The 5’11”, 192-pound White has been pegged as a second-rounder in some places, but the Steelers are picking so late in the first round that this wouldn’t exactly be a reach.

White wore the No. 18 jersey at LSU in 2016. Not just anyone wears No. 18 at LSU. The tradition of that number began when quarterback Matt Mauck wore it in 2003 and led LSU to a national championship. Since then, it’s been worn by a player who’s successful both on and off the field and displays a selfless attitude.

Whatever number White wears in Pittsburgh, the Steelers hope no one else wears it for a long time.

Follow Mike @Steel_Tweets

Steelers 2017 mock schedule predicts make-or-break midseason, late-season prime time games

This is the time of year when we take a short break from mock drafts and try some mock schedules.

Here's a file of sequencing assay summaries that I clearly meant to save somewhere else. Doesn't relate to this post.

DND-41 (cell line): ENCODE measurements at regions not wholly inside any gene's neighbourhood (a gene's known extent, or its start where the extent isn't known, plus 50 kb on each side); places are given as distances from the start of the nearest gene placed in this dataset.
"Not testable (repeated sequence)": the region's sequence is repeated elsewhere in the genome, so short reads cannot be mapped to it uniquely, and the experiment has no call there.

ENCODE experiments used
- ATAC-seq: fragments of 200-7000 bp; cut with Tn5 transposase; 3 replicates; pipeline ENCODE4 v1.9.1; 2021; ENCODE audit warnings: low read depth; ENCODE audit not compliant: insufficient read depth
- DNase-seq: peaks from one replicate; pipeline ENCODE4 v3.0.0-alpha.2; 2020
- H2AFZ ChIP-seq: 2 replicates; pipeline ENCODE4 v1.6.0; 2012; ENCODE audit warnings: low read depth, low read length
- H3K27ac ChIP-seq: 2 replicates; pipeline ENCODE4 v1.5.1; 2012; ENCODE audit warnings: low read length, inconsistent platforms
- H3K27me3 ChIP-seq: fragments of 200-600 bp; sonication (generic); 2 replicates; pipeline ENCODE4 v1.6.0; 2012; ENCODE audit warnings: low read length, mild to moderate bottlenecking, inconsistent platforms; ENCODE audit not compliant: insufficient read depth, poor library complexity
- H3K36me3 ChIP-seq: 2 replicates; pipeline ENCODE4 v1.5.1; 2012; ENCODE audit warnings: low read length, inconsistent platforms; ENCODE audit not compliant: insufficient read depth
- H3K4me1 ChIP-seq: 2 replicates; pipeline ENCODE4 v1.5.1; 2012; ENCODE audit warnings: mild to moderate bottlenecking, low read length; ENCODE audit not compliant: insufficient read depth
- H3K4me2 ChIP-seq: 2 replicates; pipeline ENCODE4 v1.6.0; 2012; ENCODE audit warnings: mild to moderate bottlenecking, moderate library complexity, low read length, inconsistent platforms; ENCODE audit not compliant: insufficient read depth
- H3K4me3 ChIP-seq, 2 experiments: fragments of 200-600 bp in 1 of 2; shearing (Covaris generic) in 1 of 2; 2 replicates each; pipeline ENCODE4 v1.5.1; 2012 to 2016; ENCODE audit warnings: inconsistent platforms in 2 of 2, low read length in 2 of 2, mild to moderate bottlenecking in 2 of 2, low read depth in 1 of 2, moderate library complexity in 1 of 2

The 2017 NFL schedule is set to be released Thursday night. Let’s try to do the work of a supercomputer and predict the Steelers’ 2017 schedule.

Week 1

Jacksonville, Sept. 10

The Steelers are 0-2 against the Jaguars in season openers, losing at Jacksonville in 1996 and 2001. Tom Coughlin was the head coach both times. Now after 15 years away he brings his two Super Bowl rings to Jacksonville, this time as executive vice president of football operations. If he ends up firing Doug Marrone and hiring himself as head coach, it probably won’t happen by Week 1.

Week 2

At Detroit, Sept. 17

This will be the Steelers’ fifth trip to Detroit since Chuck Noll became coach. Two of the four previous visits came on Thanksgiving, and the Steelers lost both of those. They fell 45-3 on the holiday in 1983 and 19-16 in the Phil Luckett game in 1998. They won non-Thanksgiving games at Detroit in 1989 and 2009.

Week 3

At Cleveland, Sept. 21